The first avocado I ever had was at Scandia restaurant in Los Angeles and I hated it. The slippery little green cubes avoided my fork, until finally, I managed to spear one. Once I did, I swallowed it – reluctantly, then avoided the rest of them on my plate. I’m not sure how I came to eventually love avocados, but the city of Los Angeles is a little like that, too; You might not like it at first, but it definitely grows on you.
Half of my family is from there so I got to visit them, and the city, during Christmas vacations when I was a kid. Leaving the East Coast snow behind and stepping out of the plane into the 80º heat, and learning that people had actual swimming pools in their back yard, was a revelation.
Those days were pretty much the tail end of the era of fabulous L.A. eateries. At places like Chasen’s, elite regulars like the Reagan’s and Elizabeth Taylor dined on chili and “Hobo steaks.” Don the Beachcomber fueled America’s fascination with Polynesian fare. And although I never ate there (but every time we passed the sign, we giggled at its nickname), at the Cock’n Bull on Sunset Strip, the Moscow Mule was said to be invented.
My favorite place, though, was Scandia, are airy space on Sunset Boulevard where the impeccable staff would wheel the salad cart to your table and make your salad on the spot, before being heaped on a chilled plate. Most featured crunchy Iceberg lettuce (before the advent of mesclun and micro greens) but the best was chopped romaine, tossed together with a coddled egg and garlic croutons for their Caesar Salad, which I took to right away.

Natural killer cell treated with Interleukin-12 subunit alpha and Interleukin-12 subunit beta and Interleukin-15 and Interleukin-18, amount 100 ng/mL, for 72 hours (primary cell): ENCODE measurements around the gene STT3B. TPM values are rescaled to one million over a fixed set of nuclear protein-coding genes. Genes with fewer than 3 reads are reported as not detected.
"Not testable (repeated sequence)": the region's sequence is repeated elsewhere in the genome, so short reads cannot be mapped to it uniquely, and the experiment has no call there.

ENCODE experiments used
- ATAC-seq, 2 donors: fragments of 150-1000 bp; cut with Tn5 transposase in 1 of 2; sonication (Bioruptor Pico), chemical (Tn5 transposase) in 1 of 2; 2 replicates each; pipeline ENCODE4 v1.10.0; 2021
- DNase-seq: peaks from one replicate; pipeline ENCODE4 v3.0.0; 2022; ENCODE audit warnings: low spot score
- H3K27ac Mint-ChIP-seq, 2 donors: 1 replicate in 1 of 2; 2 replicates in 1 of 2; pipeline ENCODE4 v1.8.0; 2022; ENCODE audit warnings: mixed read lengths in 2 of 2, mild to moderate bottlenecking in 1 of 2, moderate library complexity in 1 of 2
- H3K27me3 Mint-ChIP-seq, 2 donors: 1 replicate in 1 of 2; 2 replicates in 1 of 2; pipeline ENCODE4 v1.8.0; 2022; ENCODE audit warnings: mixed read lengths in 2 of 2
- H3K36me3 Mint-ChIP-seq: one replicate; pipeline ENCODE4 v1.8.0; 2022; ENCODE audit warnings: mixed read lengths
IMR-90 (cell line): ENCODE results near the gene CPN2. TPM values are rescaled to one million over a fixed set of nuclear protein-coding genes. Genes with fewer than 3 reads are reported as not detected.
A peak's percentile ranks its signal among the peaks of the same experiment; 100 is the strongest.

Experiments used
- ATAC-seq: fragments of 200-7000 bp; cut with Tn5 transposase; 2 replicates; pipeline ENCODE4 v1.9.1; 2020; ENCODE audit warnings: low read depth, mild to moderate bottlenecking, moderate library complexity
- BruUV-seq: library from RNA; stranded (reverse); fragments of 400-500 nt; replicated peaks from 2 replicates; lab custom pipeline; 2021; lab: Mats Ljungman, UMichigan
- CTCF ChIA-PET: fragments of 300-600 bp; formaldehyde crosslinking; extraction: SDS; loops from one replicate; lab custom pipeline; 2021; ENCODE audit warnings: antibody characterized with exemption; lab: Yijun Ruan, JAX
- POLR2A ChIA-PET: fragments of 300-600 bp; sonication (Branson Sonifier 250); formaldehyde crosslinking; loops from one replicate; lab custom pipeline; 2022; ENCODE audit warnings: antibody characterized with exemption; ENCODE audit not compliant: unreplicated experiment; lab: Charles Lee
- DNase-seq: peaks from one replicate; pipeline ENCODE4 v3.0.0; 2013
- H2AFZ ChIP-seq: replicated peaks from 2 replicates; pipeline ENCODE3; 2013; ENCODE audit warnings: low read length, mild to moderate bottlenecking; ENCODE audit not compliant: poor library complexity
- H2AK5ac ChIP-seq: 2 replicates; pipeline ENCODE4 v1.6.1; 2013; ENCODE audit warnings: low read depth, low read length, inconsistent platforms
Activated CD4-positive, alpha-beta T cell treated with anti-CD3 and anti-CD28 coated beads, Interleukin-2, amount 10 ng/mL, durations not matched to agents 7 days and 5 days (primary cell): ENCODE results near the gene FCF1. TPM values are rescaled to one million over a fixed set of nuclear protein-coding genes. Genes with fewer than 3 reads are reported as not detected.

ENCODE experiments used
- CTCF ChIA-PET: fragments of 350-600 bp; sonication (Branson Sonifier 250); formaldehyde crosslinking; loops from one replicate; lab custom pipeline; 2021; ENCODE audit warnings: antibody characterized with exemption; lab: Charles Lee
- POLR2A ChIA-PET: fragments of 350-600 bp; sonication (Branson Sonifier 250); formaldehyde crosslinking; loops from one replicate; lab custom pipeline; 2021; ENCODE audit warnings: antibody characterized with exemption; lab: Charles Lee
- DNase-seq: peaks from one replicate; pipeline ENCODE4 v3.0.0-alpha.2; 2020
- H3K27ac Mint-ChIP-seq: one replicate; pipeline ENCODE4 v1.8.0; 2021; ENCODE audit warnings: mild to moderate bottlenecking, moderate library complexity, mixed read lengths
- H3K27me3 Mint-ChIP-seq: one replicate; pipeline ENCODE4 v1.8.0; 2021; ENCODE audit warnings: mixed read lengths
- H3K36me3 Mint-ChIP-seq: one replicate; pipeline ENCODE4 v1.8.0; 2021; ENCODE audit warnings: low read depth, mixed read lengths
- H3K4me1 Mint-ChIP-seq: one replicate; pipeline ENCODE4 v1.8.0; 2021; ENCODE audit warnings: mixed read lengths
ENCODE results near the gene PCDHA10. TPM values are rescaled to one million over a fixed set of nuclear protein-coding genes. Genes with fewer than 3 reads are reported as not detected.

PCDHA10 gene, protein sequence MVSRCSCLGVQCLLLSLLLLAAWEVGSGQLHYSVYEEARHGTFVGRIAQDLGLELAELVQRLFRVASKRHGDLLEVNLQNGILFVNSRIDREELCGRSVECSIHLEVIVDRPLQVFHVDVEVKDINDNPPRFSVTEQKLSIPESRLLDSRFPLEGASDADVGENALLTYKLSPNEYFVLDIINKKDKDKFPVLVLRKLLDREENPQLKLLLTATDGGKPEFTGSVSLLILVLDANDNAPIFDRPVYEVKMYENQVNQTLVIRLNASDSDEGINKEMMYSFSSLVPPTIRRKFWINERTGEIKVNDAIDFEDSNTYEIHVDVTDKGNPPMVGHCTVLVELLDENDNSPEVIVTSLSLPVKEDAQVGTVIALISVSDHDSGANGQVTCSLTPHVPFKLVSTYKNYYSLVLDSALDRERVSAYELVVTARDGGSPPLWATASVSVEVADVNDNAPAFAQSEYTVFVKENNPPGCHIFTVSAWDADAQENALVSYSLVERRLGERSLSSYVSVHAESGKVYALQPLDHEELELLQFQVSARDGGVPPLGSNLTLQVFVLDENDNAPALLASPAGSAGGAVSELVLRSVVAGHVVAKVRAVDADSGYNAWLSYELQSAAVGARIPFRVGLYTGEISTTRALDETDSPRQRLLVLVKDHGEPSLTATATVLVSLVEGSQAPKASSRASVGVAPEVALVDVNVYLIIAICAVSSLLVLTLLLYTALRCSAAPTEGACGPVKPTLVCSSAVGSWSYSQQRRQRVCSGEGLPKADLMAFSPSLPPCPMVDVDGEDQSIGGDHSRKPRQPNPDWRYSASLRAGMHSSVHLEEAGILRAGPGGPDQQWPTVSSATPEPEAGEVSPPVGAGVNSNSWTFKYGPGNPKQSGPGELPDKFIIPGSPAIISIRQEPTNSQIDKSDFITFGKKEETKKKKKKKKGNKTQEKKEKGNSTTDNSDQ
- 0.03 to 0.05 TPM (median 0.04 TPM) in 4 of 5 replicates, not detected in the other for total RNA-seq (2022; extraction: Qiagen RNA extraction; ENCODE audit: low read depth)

Eventually, the Hansen family sold Scandia in the late 1970s and the new owners couldn’t make a go of it. Like the Brown Derby, where the Cobb Salad was said to be invented, it shuttered and the building was turned into something else. To this day, though, I still associate Los Angeles with generous composed salads.
On a recent trip, I didn’t have much success finding a classic Cobb Salad. One was tossed together in the kitchen before it landed on our table, and another was served in a big, deep bowl, the ingredients correctly divided into piles, but not in the traditional rows.
For those who miss the heyday of Los Angeles dining, you’ll be as intrigued as I was by L.A.’s Legendary Restaurants by George Geary, a fond look back at the iconic restaurants of Los Angeles, some still standing but many, sadly, gone. Everything from Ma Maison and Trader Vic’s, to the less-upscale Hamburger Hamlet and Clifton’s Cafeteria, reminded me being fortunate enough to have gone to some of those places. (See? Growing older does have its rewards.)
Tastes may have changed, but aside from avocados, mine haven’t, and I was craving a classic Cobb Salad. Like a Caesar Salad, sorry, but there are no substitutions on this one. In order to be a Cobb Salad, it has to have bacon, tomatoes, avocados, blue cheese, and chicken. I gave proportions that I used which you can use as a guideline but it’s a salad, not a science project, so you can add a little more of this, and a little less of that.
For some reason, this kind of dressing was dubbed “French” dressing back then. The recipe makes more than you need, but the dressing keep for a week or so, in case you’re feeling nostalgic for another Cobb a few days later, like I was after I made this one.
Take My Mother Please – Los Angeles Tours: If you want to see where all the legendary restaurants were (or anything else in LA, my friend Anne will take you around town.